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National Book Festival 2014 (part 2)

Hello again! I got to see and do so much at the Library of Congress National Book Festival this year, that I couldn’t possibly fit it all in one post! Today I’ll write more about the authors I saw.

E. L. Doctorow

E. L. Doctorow

I started by going to see E. L. Doctorow, who won the Library of Congress Prize for American Fiction for his latest novel, Andrew’s Brain.  Instead of speaking alone, he answered questions in more of an interview format.  I was interested to learn about his inspiration for his books, specifically that he often imagines an image to begin his writing process.  (Sorry for the poor picture quality, the lighting in the conference center was a challenge.)

After that, I went to see Kai Bird, whose latest book is a biography of the CIA operative Robert Ames.  He talked about how he researched the book, which I appreciated, since a lot of the nonfiction authors just summarize their books.  This way I stay interested in reading it.  Besides, writing a biography about a spy poses some research challenges, since a lot of the information might still be confidential.  It made for an interesting talk.


Sara Sue Hoklotubbe signing my copy of Sinking Suspicions

Sara Sue Hoklotubbe signing my copy of Sinking Suspicions

I headed back to the Fiction and Mystery room to see an author who was new to me, Sara Sue Hoklotubbe.  She writes a mystery series set in Cherokee country.  As soon as I heard about it, I knew I had to read it, so I bought her book and went to the signing.  (I might look for the other two books so I can read them in order though.)  Someone who got up to ask a question began with, “I haven’t read the series yet, but I like you, so I know I’m going to like your books,” and that’s exactly how I felt.  I think every year I found a great new book or series through hearing an author talk, and that’s probably one of my favorite things about going to the National Book Festival.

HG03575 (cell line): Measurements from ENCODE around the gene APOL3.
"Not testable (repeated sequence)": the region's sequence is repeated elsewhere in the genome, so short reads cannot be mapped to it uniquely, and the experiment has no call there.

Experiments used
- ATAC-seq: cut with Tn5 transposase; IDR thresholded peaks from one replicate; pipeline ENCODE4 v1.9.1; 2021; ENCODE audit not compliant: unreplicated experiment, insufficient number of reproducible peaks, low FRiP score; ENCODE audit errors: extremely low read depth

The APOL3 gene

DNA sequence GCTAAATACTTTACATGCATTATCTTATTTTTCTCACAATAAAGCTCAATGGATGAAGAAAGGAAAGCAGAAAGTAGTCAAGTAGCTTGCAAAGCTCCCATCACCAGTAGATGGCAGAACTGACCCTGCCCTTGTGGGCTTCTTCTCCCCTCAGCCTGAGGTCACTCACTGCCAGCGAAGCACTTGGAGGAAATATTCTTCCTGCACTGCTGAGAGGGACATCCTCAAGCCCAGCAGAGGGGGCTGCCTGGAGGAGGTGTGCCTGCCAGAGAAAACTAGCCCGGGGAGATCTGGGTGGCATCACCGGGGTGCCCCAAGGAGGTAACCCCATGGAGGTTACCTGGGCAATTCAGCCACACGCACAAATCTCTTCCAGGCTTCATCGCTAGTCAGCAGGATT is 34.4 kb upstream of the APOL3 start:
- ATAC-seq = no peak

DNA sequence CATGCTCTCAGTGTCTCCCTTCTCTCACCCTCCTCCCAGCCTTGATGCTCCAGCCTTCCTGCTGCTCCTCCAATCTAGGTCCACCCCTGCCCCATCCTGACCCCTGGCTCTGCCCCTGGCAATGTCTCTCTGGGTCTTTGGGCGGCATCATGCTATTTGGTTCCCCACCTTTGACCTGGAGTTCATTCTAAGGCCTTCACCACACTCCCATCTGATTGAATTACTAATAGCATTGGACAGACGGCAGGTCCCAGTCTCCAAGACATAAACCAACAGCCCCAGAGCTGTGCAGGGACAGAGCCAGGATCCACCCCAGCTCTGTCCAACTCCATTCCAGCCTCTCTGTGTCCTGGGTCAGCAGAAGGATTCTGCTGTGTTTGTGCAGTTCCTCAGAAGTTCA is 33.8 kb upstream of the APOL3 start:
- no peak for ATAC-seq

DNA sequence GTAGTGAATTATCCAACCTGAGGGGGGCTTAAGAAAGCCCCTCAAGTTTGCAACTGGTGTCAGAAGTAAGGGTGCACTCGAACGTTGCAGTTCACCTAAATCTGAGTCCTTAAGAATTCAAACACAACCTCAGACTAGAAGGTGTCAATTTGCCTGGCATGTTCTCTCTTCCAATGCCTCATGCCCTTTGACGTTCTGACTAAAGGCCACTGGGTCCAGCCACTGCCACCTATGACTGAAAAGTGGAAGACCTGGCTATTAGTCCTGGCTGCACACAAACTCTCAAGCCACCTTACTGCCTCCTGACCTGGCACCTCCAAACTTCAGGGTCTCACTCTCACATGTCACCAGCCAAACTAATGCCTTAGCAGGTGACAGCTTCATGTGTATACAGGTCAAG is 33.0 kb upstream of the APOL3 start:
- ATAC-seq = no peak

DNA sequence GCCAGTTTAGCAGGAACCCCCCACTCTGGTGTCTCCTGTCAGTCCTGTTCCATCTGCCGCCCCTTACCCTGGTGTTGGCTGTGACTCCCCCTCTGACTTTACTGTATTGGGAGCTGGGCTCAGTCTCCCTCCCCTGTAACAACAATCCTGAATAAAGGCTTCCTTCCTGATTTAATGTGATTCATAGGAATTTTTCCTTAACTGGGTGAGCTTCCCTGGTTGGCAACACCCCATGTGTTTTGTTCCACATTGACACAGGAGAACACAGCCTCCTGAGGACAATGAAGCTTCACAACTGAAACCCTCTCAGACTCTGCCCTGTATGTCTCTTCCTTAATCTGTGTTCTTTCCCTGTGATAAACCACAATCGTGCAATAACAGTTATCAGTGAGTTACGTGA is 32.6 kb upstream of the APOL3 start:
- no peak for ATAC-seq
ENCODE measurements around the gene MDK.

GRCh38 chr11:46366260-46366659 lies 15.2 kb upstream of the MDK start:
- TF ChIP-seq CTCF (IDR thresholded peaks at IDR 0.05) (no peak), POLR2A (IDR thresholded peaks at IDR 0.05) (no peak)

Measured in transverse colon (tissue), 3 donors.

The last author talk I attended was by Lisa See.  I read one of her books, Peony in Love, in college.  Her new novel is set in California, and I enjoyed hearing about her family’s history and her research about the history of Chinese Americans in California.  I’d like to read one of her books set in my home state!

I started my Christmas shopping by going to two more book signings.  I got a book signed by Anne Hillerman, who is continuing her father’s mystery series.  (That was a nice surprise-we’ve got some big Tony Hillerman fans in the Of Print and Prose family.  I also went to Judith Viorst’s book signing and got two Alexander books signed, one for our nephew’s Christmas gift and an extra one to donate to our mom’s third grade class.  I was especially excited that the authors had time to personalize the books this year!  Although I didn’t see their talks, I plan on watching them on the Library of Congress website.  All the talks from the festival are posted here.

Judith Viorst signing a book for the third graders

Judith Viorst signing a book for the third graders


Read Across America Day

Read Across America

As much as I love snow days, I’m a little disappointed not to be participating in Read Across America day with some of my kindergarten friends at a local elementary school.  Read Across America is an annual event, held on Dr. Seuss’s birthday, to celebrate reading.  It was created by the National Education Association.  Their goals for the event are summed up nicely in their Reader’s Oath-and may I congratulate the author on writing an oath worthy of Dr. Seuss?  Here it is, in full:

I promise to read
Each day and each night.
I know it’s the key
To growing up right.